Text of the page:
PEOPLE OF MI V DOMINIC PAUL BURDISAnnotate this Case
STATE OF MICHIGAN
COURT OF APPEALS
PEOPLE OF THE STATE OF MICHIGAN,
March 19, 1999
Bay Circuit Court
LC No. 95-001053 FC
DOMINIC PAUL BURDIS,
Before: White, P.J., and Markman and Young, Jr., JJ.
Defendant appeals as of right from his jury trial convictions of first-degree premeditated murder,
MCL 750.316(1)(a); MSA 28.548(1)(a), and first-degree felony-murder, MCL 750.316(1)(b); MSA
28.548(1)(b). Defendant was sentenced to two concurrent mandatory life prison sentences without the
possibility of parole. We remand for modification of defendant’s judgment of sentence.
On June 17, 1994, the victim, Leona Patricia Stevenson (“Pat”), was found dead inside her
home. She was naked from the waist down and had been beaten with a wrench and stabbed
approximately thirty-five times. The prosecution’s theory was that defendant, a friend of the victim’s
son, first attacked the victim in the kitchen in an attempt to commit criminal sexual conduct, and that
defendant struck the victim in the head some fifteen to twenty times as she crawled through the kitchen
and dining room toward the living room in an attempt to reach the front door. Then, as the victim lay
nearly motionless, defendant repeatedly stabbed her.
Defendant’s fingerprints were found on one of two kitchen knives used to kill the victim.
Moreover, bloody shoe prints left at the scene were consistent with the pattern on the soles of a pair of
shoes that defendant may have had at the time of the murder, and DNA testing revealed defendant’s
blood mixed with the victim’s in a bloodstain found at the scene. In addition, one of defendant’s friends,
William Price, testified that defendant talked to him about murdering Ms. Stevenson just hours before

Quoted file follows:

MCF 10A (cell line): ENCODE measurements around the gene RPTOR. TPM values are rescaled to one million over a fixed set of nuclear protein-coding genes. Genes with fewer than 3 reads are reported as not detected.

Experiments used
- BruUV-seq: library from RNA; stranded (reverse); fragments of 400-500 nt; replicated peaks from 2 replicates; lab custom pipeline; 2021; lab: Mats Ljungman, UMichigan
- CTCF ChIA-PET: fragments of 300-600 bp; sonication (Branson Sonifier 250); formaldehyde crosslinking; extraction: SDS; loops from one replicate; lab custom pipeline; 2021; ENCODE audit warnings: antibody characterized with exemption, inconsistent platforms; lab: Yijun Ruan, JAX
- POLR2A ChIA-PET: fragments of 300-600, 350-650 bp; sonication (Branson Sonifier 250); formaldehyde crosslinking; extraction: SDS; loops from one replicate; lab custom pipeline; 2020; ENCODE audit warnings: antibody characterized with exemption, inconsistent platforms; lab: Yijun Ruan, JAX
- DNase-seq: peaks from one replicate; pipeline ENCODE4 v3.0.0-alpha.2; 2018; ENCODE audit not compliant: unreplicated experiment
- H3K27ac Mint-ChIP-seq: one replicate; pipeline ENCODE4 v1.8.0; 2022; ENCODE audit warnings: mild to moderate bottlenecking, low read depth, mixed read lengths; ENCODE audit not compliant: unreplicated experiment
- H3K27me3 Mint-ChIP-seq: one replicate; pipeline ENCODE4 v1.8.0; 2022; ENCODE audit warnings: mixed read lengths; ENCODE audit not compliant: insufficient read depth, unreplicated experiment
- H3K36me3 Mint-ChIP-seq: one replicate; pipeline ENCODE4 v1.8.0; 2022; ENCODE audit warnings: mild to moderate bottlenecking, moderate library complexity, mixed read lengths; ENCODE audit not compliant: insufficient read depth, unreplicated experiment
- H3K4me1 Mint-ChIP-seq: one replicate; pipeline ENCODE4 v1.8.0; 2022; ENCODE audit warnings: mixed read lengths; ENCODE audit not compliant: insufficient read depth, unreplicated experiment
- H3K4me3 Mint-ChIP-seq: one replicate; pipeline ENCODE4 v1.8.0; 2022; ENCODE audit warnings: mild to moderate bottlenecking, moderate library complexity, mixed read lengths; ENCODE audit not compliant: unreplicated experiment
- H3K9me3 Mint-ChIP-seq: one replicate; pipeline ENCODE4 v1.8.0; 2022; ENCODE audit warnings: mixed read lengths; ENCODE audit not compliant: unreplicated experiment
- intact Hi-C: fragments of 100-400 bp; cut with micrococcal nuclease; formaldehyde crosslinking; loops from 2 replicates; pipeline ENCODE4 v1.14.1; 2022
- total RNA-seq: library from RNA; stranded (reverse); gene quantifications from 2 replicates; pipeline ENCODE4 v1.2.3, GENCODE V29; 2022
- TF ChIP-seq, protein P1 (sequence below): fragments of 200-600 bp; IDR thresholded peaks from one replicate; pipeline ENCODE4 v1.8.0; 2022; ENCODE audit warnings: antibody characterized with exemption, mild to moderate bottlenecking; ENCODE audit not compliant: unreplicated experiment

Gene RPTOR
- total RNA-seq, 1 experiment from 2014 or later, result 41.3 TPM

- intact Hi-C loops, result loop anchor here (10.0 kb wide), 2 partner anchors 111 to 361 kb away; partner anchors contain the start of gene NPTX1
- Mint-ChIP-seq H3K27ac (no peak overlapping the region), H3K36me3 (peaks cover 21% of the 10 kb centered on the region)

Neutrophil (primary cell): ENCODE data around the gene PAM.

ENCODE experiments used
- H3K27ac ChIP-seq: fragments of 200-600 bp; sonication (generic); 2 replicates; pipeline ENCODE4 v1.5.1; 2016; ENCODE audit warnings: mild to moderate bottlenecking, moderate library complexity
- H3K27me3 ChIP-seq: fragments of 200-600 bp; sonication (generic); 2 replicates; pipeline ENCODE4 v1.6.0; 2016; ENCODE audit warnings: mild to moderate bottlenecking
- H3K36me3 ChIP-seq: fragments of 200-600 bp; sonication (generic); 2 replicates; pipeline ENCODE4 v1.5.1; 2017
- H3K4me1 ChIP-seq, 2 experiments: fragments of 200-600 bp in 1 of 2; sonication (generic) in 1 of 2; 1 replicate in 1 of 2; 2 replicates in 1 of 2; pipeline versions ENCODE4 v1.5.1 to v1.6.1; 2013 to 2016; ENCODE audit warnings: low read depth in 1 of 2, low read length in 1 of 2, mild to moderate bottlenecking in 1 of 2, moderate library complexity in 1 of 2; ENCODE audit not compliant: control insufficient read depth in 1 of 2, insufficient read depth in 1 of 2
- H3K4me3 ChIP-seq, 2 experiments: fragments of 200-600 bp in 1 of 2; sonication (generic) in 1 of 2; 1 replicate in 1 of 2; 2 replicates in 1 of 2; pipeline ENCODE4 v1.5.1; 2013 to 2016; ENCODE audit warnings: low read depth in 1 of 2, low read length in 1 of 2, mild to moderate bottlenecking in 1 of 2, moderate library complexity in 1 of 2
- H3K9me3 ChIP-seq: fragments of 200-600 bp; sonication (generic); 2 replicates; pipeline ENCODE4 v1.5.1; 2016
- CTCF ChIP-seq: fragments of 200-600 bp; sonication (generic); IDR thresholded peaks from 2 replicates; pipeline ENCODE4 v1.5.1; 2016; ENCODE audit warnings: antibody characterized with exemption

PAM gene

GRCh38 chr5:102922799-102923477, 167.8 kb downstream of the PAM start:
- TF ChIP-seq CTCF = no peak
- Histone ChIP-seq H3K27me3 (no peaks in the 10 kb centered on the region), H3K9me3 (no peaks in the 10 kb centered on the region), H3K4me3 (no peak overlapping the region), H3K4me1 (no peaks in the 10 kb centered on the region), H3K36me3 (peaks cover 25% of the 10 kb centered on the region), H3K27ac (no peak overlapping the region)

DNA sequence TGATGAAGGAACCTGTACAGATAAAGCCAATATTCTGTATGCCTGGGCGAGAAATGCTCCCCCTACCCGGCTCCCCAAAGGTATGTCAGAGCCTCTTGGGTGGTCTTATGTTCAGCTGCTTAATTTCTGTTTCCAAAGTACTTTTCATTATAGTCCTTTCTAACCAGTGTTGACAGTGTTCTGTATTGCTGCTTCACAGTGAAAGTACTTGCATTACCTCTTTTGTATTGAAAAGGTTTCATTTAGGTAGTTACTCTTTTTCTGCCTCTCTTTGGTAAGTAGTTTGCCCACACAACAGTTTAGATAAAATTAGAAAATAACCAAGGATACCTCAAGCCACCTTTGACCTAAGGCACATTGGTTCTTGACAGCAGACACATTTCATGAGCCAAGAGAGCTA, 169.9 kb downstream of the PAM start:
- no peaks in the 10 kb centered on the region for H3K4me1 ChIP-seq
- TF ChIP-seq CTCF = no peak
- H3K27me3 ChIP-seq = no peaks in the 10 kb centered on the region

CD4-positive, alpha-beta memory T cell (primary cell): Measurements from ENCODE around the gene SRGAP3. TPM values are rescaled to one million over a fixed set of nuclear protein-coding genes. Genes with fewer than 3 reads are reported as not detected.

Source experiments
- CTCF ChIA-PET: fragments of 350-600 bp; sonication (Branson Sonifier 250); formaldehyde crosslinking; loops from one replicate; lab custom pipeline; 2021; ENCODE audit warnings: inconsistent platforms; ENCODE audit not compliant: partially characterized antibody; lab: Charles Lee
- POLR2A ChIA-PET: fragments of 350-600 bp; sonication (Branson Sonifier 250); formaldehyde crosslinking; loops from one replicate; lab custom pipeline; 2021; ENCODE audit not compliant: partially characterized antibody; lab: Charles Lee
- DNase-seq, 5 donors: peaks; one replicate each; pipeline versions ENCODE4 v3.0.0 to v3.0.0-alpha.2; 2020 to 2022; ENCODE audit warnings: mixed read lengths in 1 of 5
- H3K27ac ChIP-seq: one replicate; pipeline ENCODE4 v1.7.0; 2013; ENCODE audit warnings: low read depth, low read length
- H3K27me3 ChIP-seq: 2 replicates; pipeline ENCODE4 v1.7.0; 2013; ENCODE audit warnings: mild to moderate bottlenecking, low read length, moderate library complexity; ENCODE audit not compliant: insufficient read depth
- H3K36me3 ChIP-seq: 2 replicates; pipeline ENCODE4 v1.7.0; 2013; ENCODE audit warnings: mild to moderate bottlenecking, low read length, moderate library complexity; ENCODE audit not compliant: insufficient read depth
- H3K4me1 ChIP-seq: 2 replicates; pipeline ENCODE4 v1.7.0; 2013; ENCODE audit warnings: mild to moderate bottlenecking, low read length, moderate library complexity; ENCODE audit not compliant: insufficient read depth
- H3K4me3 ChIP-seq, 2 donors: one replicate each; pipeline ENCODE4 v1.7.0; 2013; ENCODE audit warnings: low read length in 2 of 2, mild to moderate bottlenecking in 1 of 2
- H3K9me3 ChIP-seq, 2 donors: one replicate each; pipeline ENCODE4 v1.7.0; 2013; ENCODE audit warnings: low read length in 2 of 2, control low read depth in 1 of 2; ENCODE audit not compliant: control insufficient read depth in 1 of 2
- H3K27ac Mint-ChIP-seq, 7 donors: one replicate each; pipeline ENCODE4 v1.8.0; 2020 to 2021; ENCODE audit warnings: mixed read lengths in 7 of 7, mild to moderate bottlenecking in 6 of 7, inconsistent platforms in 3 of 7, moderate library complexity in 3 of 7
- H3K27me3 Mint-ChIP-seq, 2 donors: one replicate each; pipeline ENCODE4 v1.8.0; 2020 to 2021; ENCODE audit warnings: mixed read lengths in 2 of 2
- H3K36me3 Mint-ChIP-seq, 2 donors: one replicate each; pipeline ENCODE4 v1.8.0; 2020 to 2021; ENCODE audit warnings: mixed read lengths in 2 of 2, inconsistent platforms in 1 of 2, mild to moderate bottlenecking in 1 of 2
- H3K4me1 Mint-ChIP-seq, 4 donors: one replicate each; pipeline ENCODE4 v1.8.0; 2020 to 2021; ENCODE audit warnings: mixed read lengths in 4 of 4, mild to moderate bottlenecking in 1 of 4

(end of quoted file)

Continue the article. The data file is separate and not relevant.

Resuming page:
the killing, and later showed up at Price’s house in bloody clothes saying, “I did it. I killed her.” Price
also testified that, when defendant arrived at his house, defendant’s hand was bleeding where he
apparently had cut one of his fingers. After his arrest, defendant also made several incriminating
statements to the police.1 Following a twenty-six day jury trial, defendant was convicted of both
premeditated murder and felony-murder and sentenced to two concurrent life prison terms without the
possibility of parole.
Defendant first contends that the trial court erred in precluding defense counsel from arguing in
his closing argument that it was Leon Boyd who killed the victim. During his opening statement, defense
counsel acknowledged that defendant, Bobby Blair, and Boyd went to the victim’s house planning to
rob her. However, defense counsel asserted that Boyd was the one who committed the murder,
although at one point he stated that the defense’s theory was “that there were two men assaulting and
assailing that woman that night, not one, two, Bobby [Blair] and Leon, but not – not Dominic.”2 The
trial court later found that there was no evidence from which the jury could reasonably infer that Boyd
was present at the time of the killing and precluded defense counsel from suggesting in closing arguments
that Boyd was the killer.3 Defendant argues that defense counsel should have been allowed to argue
that Boyd was the murderer primarily due to the presence of type A antigen on a bloody t-shirt and a
pair of the victim’s shorts found at the scene, which antigen was consistent with Boyd’s blood type and
inconsistent with the blood types of both defendant and the victim. Defendant also cites evidence
relating to Boyd’s possible motive for committing the murder and his knowledge of incidents
We find no error requiring reversal because, while defense counsel was precluded from directly
arguing that Boyd was the killer, counsel was permitted to and did argue at length that Bobby Blair and
another person were at the scene along with defendant, and that defendant “was set up by someone and
Bobby.” In addition, despite the trial court’s ruling, defense counsel repeatedly insinuated during his
closing argument that Boyd was the third person.4 These arguments, taken together with defense
counsel’s opening statement, leave us with no doubt that the jury was fully apprised of defendant’s
theory of the case.
Next, defendant claims that the trial court violated defendant’s right of confrontation when it
refused to permit defendant to impeach Bobby Blair with prior inconsistent statements. At trial, Blair
denied being at the victim’s house at the time of the murder. He also denied being with defendant at all
that night. Defense counsel later sought to impeach Blair by showing through the testimony of Tracey
Bernard that Blair made statements to her indicating that Blair was at the victim’s house at the time of
the murder. Bernard would allegedly have testified that Blair told her that the police “don’t really know
what happened and who was there,” that defendant and two other people went to the victim’s house to